Note: see session law sections for effective dates.
Medical assistance covers mental health certified family peer specialists services, as established in subdivision 2, subject to federal approval, if provided to recipients who have an emotional disturbance or severe emotional disturbance under chapter 245, and are provided by a certified family peer specialist who has completed the training under subdivision 5. A family peer specialist cannot provide services to the peer specialist's family.
The commissioner of human services shall establish a certified family peer specialists program model which:
(1) provides nonclinical family peer support counseling, building on the strengths of families and helping them achieve desired outcomes;
(2) collaborates with others providing care or support to the family;
(3) provides nonadversarial advocacy;
(4) promotes the individual family culture in the treatment milieu;
(5) links parents to other parents in the community;
(6) offers support and encouragement;
(7) assists parents in developing coping mechanisms and problem-solving skills;
(8) promotes resiliency, self-advocacy, development of natural supports, and maintenance of skills learned in other support services;
(9) establishes and provides peer-led parent support groups; and
(10) increases the child's ability to function better within the child's home, school, and community by educating parents on community resources, assisting with problem solving, and educating parents on mental illnesses.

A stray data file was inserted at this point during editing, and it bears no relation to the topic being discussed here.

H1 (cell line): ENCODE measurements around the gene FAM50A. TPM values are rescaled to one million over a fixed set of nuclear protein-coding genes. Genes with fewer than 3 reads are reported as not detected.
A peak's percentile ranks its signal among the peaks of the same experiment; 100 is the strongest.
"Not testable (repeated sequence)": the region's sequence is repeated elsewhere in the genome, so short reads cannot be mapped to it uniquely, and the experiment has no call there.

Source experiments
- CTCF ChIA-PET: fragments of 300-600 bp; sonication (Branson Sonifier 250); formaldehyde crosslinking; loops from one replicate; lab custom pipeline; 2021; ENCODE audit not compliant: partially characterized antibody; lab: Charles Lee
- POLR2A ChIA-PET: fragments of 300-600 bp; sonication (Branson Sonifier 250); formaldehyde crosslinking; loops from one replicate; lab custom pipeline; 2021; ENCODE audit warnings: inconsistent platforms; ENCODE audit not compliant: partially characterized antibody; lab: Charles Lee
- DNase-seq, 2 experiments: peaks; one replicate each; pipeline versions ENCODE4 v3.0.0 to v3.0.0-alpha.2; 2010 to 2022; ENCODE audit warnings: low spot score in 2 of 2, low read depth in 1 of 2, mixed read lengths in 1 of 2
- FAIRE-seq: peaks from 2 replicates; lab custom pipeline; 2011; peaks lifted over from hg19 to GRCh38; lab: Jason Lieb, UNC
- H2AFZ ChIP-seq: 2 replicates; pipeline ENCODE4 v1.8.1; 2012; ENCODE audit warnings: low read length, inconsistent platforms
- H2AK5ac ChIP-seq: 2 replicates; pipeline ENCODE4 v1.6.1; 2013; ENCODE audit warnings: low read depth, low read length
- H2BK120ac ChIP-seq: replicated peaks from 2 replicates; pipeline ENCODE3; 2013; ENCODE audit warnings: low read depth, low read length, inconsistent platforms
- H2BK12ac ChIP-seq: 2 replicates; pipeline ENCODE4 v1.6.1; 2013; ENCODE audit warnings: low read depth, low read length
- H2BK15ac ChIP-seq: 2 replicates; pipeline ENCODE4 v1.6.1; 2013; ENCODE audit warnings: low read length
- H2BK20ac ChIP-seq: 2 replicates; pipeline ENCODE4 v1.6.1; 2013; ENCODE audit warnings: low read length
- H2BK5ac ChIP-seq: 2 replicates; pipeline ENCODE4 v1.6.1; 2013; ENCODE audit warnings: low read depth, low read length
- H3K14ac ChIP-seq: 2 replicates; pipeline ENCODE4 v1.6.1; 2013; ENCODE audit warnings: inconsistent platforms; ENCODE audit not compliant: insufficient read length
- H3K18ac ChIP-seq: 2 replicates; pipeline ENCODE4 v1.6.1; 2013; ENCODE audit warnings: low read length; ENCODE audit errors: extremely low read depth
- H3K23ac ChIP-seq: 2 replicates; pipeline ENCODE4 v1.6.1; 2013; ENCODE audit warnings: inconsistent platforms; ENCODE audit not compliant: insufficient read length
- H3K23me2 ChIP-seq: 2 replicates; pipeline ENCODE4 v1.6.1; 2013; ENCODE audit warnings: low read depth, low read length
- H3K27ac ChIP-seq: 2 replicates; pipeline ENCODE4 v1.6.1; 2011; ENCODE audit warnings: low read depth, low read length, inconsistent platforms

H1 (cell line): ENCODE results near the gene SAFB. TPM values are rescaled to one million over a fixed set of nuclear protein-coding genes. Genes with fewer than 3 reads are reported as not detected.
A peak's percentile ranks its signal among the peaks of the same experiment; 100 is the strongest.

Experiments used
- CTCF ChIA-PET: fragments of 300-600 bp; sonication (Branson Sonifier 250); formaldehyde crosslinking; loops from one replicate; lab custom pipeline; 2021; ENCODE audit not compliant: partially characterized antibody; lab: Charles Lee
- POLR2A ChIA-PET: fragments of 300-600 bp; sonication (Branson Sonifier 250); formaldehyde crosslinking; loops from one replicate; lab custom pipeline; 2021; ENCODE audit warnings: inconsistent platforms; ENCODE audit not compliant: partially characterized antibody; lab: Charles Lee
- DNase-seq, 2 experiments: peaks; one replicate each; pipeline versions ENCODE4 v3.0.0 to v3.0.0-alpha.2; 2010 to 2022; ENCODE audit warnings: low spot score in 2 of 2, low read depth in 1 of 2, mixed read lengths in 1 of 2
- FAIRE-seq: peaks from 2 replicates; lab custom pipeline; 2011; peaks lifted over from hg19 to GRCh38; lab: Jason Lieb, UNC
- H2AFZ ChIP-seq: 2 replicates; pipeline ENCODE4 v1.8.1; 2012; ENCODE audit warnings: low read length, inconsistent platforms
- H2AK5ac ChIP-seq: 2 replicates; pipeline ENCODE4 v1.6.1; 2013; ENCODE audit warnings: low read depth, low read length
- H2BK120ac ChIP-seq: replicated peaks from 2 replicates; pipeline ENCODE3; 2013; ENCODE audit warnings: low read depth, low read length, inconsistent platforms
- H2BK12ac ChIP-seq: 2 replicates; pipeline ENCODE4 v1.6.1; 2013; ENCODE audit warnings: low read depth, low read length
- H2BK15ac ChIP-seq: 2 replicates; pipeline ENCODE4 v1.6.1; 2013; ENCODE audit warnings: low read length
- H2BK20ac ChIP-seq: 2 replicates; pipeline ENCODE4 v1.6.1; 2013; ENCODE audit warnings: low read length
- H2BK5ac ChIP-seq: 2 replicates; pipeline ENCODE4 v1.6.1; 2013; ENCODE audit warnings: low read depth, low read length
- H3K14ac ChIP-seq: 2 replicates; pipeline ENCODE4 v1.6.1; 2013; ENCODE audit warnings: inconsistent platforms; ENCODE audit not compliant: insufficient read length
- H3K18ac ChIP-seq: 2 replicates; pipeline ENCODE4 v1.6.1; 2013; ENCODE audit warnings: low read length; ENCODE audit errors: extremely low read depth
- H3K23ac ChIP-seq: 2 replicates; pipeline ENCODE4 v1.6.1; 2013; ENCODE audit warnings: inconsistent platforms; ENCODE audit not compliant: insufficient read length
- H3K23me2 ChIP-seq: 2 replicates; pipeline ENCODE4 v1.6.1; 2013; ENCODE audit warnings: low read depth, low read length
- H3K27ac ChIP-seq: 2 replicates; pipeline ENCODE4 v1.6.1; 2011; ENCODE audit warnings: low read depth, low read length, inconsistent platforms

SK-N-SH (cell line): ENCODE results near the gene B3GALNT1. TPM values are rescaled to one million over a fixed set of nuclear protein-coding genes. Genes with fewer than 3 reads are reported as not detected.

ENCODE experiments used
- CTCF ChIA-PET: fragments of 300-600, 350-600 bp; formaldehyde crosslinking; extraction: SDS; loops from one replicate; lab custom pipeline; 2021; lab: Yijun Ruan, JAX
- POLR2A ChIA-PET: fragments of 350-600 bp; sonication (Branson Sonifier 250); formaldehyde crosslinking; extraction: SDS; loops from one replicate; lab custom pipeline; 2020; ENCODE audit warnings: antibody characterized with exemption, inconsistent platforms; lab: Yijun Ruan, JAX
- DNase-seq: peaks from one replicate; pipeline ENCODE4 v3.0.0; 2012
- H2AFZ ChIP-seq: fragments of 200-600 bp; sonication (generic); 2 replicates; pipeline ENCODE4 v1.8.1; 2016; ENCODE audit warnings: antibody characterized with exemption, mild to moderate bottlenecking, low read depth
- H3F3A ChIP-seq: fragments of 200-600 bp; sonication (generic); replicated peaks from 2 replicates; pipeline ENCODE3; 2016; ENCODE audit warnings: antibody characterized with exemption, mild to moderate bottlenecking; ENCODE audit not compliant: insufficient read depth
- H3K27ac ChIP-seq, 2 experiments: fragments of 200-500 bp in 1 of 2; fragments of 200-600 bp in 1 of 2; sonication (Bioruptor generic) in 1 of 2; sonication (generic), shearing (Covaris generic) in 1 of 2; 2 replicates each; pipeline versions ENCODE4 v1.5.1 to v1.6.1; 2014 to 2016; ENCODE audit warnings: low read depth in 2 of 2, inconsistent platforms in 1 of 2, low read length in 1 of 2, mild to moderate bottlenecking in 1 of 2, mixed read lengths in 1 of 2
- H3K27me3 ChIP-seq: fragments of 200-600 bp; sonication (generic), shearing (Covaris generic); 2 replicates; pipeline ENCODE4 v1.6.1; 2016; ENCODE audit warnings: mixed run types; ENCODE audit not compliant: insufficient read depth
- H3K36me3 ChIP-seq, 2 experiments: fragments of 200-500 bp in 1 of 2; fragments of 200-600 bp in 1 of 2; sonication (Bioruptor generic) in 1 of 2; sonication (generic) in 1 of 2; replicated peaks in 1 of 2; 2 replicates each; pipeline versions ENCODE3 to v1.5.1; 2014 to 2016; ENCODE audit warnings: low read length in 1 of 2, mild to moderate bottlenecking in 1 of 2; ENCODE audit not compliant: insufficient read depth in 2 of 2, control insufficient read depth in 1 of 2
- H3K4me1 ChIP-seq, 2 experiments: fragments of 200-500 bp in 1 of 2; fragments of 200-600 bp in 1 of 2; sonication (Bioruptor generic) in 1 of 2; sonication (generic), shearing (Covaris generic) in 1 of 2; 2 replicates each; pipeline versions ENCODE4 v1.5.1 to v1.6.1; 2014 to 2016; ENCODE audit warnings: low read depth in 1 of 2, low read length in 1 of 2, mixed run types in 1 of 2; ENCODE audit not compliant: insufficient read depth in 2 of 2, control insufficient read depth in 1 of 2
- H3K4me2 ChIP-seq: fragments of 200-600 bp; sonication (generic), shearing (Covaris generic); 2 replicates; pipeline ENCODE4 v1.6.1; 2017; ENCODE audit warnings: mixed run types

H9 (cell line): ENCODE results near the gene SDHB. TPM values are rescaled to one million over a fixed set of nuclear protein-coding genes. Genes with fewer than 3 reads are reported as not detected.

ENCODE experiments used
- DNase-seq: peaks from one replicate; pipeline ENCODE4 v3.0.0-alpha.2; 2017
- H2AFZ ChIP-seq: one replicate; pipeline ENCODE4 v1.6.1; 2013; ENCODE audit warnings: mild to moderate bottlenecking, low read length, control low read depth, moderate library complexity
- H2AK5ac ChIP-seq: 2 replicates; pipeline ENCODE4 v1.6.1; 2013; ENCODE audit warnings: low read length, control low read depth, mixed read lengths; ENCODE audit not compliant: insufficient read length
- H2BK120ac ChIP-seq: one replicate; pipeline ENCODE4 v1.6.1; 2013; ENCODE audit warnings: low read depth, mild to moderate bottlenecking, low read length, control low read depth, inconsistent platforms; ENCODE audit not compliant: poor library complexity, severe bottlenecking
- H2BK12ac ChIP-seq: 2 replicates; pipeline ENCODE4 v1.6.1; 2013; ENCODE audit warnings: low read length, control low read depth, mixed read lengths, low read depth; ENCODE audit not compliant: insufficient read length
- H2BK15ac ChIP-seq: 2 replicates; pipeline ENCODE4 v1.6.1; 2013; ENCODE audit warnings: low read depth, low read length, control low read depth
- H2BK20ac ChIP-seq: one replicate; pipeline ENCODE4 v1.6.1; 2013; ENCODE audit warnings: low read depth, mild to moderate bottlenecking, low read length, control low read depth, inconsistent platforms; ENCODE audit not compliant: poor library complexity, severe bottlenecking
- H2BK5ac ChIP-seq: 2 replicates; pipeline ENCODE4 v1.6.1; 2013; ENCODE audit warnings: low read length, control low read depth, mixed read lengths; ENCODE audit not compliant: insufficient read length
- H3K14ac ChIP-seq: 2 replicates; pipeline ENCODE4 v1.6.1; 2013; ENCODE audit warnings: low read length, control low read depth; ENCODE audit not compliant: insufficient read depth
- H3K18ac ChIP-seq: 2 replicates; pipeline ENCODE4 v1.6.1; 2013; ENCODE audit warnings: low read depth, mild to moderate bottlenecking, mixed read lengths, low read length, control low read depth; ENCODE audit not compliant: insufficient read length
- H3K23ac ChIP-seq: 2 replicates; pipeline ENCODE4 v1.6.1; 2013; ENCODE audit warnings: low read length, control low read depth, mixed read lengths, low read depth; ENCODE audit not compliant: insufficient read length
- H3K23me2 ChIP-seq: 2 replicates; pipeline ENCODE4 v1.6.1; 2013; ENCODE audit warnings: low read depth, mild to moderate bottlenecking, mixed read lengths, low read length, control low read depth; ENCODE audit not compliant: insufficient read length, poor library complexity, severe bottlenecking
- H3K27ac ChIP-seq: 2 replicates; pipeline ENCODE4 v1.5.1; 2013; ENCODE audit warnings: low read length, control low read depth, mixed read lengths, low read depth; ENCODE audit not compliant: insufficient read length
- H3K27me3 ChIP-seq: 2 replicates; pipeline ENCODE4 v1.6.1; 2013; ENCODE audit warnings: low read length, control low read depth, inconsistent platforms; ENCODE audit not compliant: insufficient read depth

Family peer support services may be located in inpatient hospitalization, partial hospitalization, residential treatment, treatment foster care, day treatment, children's therapeutic services and supports, or crisis services.
The commissioner shall develop a process to certify family peer support specialist programs, in accordance with the federal guidelines, in order for the program to bill for reimbursable services. Family peer support programs must operate within an existing mental health community provider or center.
The commissioner shall develop a training and certification process for certified family peer specialists who must be at least 21 years of age. The candidates must have raised or be currently raising a child with a mental illness, have had experience navigating the children's mental health system, and must demonstrate leadership and advocacy skills and a strong dedication to family-driven and family-focused services. The training curriculum must teach participating family peer specialists specific skills relevant to providing peer support to other parents. In addition to initial training and certification, the commissioner shall develop ongoing continuing educational workshops on pertinent issues related to family peer support counseling.
Official Publication of the State of Minnesota
Revisor of Statutes